It’s not every day you get to witness history unfold before your eyes.
On Saturday during my shift at The Miami Herald, I did.
With The Herald moving from Biscayne Bay to Doral in the end of the month, heralded Herald sports editor and columnist Edwin Pope made a rare appearance.
He emptied his office.
Pope, who worked at The Herald since 1956, was quite the collector of sports literature as you could imagine. Before reaching my desk at work, there was nothing but piles of books, memoirs, and media guides galore. Some scribbled in, some ink marked with a “Edwin Pope Miami Herald” ownership stamp, some never even opened, and some yearning for Pope to endorse with a book review.
I was lucky enough to snatch a book my coworker overlooked while he was grabbing all he could of the same likeness — A Miami Dolphins media guide from 1983 with Pope’s hand-written name on the front.
Pope covered the team and Miami sports like none other. He’s still one of a handful of writers to attend every Super Bowl.
I asked him what it was like covering the Dolphins back in the day.
“It was a fun time,” he said.
I asked about him and his relationship with Don Shula.
“We had our dog and cat fights,” he said before saying they’re good ol’ pals now.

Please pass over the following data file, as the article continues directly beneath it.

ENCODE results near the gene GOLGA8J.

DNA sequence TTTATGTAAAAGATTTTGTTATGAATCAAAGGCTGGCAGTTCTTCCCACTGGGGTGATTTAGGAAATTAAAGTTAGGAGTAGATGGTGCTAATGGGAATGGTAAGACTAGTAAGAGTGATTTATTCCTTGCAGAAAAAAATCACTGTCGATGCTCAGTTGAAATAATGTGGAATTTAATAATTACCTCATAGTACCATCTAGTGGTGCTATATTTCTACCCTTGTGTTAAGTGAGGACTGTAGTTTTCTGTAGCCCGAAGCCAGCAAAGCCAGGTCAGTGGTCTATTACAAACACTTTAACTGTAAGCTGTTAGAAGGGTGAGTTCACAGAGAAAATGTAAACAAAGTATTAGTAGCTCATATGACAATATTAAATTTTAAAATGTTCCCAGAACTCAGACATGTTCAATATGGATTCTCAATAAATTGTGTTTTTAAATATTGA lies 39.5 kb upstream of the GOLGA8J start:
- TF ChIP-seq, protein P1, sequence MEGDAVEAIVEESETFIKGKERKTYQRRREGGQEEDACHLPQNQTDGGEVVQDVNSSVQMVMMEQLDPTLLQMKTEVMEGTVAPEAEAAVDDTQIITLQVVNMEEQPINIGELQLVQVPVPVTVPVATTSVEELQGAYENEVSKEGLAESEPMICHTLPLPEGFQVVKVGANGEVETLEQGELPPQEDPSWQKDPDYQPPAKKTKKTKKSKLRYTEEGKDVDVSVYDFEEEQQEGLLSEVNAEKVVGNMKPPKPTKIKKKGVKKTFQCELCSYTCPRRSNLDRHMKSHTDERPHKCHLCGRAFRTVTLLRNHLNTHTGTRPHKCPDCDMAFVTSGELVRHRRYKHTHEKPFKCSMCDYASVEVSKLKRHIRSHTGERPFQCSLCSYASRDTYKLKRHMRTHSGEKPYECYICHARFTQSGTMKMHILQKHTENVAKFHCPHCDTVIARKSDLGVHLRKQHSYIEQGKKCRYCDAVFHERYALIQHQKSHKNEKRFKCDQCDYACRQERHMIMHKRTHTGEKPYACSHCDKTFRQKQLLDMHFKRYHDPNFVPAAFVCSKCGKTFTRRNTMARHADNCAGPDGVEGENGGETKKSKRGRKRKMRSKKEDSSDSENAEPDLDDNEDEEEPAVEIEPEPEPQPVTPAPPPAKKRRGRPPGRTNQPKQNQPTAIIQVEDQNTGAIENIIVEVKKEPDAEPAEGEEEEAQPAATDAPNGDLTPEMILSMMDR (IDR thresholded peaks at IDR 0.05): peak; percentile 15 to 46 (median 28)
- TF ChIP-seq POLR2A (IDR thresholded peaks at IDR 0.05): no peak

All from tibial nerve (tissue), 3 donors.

I’m not one to be nervous to the point where I ramble words together out of fear of being just speechless. Those were the only two questions I thought of asking. I’m surprised I even walked into the office in the first place to meet him. That speechless.
Pope, his wife, Eileen, and son, David, emptied his office from the early afternoon until after 9.
The Herald had no idea he was coming in. No one to interview him one last time, take some final pictures of him in his domain. No video of him and his spouse going through desk drawers and file cabinets, or a time-lapse of his son lugging stacks of books out of the office.
It was unexpected. Nothing to concretely plan for because the ol’ man has the liberty to walk in whenever he wants.
But I think at the end of the day, that’s how Pope wanted to leave. On his own terms. With his wife and son by his side. Without the deserved honor and attention so he could peacefully take it all in.
“Such an anticlimactic feeling,” Eileen said with Eddie following right behind her, ready to exit The Miami Herald building one last time.
Let’s leave here before I cry, he said.